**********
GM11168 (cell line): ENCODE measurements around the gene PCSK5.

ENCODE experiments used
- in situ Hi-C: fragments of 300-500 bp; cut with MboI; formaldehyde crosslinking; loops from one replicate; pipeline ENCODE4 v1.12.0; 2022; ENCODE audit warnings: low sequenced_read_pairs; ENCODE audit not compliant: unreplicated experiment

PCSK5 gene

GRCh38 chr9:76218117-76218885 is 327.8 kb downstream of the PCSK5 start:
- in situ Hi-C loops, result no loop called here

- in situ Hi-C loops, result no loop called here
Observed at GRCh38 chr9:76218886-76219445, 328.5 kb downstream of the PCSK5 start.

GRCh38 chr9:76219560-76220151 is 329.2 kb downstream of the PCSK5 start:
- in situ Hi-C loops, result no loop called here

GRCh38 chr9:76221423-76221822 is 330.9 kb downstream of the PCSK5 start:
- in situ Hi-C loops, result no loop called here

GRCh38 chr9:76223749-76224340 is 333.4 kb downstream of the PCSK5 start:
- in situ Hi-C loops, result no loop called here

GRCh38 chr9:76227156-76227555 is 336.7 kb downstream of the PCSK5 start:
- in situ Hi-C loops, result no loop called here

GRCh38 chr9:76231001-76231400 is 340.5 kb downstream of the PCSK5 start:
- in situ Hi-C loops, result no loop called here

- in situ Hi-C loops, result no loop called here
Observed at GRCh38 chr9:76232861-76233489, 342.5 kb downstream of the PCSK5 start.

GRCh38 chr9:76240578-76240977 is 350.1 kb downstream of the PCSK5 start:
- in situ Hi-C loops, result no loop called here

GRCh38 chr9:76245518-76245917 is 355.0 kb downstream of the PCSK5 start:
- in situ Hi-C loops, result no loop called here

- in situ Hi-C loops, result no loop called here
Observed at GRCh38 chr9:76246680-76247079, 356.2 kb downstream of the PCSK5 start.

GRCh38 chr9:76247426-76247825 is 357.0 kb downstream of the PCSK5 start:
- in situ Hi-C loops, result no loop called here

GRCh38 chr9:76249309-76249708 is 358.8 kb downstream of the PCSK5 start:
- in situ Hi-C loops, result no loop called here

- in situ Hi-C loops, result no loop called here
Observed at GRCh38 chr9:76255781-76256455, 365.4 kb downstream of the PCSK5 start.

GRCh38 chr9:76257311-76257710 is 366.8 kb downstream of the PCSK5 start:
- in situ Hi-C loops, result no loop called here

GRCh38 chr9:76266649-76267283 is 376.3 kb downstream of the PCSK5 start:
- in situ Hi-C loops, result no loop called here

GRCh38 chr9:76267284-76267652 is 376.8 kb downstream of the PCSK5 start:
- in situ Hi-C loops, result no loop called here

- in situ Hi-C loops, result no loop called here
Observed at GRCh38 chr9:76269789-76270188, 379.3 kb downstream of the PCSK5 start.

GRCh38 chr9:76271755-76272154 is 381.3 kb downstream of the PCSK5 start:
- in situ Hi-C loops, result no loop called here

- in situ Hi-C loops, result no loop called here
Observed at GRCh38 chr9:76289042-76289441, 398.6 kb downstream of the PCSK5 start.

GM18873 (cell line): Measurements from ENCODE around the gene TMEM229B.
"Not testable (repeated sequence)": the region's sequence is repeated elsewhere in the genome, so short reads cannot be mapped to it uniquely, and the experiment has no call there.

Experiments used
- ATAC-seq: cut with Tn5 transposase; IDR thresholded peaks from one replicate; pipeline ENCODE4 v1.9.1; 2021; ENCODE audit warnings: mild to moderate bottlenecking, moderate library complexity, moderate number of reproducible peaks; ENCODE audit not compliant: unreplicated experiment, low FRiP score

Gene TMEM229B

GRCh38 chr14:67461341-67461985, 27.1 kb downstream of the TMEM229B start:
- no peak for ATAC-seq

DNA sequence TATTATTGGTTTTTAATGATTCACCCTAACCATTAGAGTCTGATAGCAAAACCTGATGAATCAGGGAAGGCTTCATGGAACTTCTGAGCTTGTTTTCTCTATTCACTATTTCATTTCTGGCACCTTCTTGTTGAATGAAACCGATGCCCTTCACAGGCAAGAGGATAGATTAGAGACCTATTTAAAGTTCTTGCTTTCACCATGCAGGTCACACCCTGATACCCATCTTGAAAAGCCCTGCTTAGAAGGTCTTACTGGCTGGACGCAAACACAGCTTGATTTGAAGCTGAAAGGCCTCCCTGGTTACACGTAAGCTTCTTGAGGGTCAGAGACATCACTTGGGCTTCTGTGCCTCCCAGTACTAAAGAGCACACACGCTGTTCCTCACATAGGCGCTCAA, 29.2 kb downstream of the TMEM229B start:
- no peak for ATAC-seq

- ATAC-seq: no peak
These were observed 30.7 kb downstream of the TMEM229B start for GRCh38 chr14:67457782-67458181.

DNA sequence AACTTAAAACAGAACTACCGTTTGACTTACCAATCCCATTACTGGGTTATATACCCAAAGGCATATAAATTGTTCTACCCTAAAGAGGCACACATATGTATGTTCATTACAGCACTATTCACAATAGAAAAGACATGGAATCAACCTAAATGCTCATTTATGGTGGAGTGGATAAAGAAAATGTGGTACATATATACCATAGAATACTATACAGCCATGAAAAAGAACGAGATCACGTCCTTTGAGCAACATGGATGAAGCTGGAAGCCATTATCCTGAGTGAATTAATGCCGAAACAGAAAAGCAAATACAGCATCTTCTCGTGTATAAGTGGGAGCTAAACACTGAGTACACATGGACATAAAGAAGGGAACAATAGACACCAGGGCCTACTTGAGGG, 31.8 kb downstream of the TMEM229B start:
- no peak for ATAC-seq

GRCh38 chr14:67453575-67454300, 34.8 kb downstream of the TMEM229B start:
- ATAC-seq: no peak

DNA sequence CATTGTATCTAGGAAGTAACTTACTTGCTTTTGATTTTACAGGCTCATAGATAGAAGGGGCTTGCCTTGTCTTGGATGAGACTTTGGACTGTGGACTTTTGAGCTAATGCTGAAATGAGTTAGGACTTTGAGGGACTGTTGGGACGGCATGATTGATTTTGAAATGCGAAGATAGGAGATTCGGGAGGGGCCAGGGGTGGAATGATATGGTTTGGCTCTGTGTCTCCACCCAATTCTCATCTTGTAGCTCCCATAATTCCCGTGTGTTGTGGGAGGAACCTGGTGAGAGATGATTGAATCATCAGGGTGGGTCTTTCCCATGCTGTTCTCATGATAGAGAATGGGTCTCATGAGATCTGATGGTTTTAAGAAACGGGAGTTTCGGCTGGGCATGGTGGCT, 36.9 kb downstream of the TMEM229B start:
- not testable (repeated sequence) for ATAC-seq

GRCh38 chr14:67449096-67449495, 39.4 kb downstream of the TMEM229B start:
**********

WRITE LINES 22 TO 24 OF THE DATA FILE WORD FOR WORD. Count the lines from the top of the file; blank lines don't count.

- in situ Hi-C loops, result no loop called here

GRCh38 chr9:76245518-76245917 is 355.0 kb downstream of the PCSK5 start:
- in situ Hi-C loops, result no loop called here